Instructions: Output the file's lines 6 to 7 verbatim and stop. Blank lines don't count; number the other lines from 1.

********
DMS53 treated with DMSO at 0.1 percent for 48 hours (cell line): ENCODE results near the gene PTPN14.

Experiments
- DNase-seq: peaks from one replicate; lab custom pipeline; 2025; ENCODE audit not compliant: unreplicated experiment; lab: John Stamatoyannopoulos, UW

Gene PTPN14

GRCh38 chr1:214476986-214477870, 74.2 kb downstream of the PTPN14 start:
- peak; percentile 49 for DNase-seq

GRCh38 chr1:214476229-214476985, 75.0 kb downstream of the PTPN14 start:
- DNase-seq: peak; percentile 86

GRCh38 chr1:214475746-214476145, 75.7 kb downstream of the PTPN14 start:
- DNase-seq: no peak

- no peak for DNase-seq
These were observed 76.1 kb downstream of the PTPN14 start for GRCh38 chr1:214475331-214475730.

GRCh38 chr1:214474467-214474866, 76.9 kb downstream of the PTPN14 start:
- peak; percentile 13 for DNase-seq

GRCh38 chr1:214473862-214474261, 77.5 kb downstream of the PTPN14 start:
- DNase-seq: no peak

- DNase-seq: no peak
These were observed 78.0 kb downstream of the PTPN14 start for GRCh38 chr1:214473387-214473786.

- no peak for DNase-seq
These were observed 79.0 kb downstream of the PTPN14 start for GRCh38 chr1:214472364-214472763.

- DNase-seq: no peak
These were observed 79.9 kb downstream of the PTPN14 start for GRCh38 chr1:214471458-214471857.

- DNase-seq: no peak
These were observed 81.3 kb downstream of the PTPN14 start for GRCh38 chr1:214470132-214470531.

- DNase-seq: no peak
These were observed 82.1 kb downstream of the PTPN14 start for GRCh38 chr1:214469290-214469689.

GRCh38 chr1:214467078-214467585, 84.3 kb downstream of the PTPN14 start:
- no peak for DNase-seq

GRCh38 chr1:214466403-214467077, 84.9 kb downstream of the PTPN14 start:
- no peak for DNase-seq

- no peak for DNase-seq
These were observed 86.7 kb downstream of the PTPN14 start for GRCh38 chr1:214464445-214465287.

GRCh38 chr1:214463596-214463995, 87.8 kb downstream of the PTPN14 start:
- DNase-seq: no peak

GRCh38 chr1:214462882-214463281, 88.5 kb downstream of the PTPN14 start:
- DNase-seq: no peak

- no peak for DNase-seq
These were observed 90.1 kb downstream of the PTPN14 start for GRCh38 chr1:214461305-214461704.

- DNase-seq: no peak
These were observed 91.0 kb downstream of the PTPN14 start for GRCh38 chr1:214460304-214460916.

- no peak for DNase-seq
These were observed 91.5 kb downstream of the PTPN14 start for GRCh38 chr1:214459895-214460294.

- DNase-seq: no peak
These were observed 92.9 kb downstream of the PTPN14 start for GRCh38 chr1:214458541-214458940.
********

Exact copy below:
- peak; percentile 49 for DNase-seq

GRCh38 chr1:214476229-214476985, 75.0 kb downstream of the PTPN14 start: